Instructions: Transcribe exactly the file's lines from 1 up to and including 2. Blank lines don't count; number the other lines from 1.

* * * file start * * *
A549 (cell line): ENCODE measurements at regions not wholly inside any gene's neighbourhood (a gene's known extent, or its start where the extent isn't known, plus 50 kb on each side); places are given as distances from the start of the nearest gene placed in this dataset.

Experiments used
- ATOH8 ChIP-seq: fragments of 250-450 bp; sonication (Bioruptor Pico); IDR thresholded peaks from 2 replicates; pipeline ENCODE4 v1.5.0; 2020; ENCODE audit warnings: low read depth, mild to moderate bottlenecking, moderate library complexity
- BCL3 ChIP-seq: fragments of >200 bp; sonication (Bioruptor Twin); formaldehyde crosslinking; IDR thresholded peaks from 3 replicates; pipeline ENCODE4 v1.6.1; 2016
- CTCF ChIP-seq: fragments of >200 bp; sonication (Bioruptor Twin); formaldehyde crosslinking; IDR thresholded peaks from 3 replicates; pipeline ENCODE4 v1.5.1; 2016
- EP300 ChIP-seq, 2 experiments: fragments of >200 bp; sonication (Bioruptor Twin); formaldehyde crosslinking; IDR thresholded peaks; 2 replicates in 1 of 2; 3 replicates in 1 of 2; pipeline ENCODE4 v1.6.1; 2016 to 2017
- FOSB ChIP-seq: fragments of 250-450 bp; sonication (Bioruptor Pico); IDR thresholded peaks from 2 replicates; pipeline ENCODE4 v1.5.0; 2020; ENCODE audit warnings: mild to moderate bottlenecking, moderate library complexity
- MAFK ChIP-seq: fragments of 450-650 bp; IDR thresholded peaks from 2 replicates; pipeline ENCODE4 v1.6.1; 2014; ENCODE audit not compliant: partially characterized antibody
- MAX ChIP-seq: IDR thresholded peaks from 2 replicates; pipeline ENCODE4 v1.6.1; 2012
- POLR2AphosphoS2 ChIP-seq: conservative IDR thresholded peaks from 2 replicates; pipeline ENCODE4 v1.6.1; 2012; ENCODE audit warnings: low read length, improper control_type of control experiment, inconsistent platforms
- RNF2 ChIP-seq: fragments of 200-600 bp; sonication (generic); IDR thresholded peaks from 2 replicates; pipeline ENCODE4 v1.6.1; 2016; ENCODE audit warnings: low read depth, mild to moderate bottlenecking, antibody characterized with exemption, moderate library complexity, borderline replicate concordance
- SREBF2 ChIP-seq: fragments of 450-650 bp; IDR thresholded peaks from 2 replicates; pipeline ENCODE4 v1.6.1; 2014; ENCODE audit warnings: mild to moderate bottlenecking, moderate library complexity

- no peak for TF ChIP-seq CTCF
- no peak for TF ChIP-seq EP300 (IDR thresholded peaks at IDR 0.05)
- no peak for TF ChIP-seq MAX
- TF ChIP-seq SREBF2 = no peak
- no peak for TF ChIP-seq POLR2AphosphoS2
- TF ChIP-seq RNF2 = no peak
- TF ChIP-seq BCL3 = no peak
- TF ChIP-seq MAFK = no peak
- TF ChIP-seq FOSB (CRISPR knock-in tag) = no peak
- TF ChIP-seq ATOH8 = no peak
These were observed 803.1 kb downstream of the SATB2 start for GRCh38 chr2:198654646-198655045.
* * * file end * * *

A549 (cell line): ENCODE measurements at regions not wholly inside any gene's neighbourhood (a gene's known extent, or its start where the extent isn't known, plus 50 kb on each side); places are given as distances from the start of the nearest gene placed in this dataset.

Experiments used